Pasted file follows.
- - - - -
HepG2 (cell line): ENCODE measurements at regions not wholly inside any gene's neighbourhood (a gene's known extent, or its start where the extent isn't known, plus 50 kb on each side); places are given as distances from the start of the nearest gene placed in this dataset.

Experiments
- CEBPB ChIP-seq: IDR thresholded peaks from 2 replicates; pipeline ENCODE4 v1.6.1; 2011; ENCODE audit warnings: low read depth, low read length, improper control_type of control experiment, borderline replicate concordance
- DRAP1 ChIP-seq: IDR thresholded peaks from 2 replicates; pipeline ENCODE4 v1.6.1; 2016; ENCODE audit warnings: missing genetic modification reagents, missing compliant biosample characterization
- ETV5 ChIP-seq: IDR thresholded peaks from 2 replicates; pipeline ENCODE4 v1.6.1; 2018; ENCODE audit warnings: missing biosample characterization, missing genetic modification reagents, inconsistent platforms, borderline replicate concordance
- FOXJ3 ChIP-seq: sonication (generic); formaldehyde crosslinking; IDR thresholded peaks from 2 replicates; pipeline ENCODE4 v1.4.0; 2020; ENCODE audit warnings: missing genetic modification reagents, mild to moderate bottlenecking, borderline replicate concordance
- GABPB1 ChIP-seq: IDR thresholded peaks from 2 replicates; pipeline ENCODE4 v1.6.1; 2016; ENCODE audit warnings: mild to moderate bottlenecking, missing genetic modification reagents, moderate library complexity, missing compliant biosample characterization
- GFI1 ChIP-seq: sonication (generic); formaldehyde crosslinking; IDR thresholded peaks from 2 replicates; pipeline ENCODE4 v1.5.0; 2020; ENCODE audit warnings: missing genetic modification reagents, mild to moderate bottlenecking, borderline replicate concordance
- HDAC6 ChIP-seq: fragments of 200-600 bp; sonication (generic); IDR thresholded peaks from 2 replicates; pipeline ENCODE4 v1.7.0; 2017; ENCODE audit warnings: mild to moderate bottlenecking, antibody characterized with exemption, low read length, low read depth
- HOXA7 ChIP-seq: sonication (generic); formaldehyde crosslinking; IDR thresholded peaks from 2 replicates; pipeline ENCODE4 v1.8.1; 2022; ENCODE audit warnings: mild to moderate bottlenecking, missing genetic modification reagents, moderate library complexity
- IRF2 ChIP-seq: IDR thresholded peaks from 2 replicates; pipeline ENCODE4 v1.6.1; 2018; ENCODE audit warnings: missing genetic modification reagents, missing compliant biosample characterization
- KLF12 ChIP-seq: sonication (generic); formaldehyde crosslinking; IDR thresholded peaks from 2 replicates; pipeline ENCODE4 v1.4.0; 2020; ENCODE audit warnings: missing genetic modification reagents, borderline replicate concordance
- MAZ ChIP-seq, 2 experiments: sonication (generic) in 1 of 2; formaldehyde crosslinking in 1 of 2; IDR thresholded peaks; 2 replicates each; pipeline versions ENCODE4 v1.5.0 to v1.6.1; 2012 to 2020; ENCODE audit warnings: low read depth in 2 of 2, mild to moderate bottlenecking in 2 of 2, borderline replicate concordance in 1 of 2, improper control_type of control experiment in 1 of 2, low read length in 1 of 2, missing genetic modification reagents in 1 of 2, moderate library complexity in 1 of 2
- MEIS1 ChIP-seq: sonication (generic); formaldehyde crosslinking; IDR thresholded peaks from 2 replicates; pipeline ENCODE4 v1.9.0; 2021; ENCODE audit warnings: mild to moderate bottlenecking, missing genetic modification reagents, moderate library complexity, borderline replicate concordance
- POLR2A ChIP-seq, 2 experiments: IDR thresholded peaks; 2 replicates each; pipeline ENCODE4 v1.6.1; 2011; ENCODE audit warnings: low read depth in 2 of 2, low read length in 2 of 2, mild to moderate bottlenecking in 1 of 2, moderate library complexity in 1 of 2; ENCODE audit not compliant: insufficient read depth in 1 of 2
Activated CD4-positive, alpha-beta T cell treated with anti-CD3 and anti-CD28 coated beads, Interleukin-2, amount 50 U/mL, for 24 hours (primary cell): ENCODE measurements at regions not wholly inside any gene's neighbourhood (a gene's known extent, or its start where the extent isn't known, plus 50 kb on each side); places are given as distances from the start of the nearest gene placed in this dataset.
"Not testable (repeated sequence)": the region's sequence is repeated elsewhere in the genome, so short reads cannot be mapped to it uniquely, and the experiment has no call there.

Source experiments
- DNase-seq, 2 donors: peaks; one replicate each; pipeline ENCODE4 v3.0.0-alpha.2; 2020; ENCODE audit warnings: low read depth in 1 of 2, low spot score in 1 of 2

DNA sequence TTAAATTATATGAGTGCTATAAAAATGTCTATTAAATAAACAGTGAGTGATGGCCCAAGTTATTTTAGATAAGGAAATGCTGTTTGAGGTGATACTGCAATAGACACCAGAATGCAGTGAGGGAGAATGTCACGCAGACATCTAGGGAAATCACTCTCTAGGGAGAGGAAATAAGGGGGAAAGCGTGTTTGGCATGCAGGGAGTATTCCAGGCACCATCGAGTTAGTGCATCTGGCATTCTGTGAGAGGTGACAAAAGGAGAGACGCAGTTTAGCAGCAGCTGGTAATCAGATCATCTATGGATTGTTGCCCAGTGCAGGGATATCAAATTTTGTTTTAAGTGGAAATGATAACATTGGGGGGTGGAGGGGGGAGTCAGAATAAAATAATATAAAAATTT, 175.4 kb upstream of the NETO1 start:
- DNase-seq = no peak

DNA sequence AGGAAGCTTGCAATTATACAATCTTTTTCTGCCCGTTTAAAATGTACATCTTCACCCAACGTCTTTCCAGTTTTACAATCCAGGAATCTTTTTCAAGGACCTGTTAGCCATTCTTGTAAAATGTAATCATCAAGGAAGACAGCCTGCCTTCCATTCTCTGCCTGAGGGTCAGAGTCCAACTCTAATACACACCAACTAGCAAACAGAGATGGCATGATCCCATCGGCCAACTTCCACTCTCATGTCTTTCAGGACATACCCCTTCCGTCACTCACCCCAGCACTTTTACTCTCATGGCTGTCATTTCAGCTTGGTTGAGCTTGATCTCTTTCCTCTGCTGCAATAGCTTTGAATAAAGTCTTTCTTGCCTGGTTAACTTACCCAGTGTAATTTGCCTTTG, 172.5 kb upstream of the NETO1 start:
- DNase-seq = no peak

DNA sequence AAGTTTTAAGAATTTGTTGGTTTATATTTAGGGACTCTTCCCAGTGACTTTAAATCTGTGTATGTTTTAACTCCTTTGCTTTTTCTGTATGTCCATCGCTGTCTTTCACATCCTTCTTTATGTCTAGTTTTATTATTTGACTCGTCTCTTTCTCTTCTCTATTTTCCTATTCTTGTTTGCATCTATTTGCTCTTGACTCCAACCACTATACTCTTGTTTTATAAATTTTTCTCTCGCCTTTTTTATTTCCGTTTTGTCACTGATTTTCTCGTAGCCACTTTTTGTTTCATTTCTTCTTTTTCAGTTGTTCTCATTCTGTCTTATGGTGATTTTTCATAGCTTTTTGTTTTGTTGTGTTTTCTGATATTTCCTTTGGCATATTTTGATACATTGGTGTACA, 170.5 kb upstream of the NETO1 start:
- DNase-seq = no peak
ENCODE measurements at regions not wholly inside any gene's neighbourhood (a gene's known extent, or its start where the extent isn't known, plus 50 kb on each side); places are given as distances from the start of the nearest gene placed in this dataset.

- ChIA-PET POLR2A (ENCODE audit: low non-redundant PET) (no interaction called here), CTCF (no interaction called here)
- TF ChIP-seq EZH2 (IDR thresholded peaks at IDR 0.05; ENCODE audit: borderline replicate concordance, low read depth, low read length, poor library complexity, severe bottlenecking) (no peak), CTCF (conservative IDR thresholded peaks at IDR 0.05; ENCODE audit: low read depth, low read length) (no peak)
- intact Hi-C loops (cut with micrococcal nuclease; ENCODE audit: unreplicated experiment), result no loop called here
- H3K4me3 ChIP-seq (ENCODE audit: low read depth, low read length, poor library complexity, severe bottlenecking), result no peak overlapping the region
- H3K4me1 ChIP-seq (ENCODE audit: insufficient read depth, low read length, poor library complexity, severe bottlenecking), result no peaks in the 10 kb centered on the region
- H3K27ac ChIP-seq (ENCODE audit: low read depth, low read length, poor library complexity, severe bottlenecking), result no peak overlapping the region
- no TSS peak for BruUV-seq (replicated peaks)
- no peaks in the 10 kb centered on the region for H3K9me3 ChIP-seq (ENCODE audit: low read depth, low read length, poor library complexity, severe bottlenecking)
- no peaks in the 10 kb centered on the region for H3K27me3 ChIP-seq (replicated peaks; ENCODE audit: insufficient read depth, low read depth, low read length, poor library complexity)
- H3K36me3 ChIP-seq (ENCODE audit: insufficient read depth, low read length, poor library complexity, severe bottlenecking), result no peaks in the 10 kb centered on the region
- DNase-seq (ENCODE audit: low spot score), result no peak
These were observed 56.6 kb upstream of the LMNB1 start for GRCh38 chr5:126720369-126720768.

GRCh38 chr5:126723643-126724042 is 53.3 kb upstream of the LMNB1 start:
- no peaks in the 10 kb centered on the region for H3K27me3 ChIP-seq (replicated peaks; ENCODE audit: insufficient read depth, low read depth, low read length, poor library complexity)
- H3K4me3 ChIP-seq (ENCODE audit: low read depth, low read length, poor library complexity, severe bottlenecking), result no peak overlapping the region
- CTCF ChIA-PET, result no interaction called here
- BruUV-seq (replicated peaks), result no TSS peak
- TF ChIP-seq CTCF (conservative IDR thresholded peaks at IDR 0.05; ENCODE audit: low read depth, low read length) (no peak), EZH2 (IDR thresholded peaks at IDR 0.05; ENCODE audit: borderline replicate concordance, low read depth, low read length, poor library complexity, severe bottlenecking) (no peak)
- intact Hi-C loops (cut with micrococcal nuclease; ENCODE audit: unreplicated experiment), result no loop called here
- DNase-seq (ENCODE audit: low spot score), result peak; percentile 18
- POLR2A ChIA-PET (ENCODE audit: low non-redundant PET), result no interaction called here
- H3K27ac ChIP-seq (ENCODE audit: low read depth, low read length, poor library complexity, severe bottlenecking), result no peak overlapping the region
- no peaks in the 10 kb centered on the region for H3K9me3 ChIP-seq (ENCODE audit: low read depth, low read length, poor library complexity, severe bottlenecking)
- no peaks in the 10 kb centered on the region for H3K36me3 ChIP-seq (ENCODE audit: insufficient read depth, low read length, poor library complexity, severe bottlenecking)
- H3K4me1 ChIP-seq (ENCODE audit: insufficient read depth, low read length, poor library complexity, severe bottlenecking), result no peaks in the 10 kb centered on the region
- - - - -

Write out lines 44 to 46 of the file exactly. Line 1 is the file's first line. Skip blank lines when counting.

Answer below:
- TF ChIP-seq CTCF (conservative IDR thresholded peaks at IDR 0.05; ENCODE audit: low read depth, low read length) (no peak), EZH2 (IDR thresholded peaks at IDR 0.05; ENCODE audit: borderline replicate concordance, low read depth, low read length, poor library complexity, severe bottlenecking) (no peak)
- intact Hi-C loops (cut with micrococcal nuclease; ENCODE audit: unreplicated experiment), result no loop called here
- DNase-seq (ENCODE audit: low spot score), result peak; percentile 18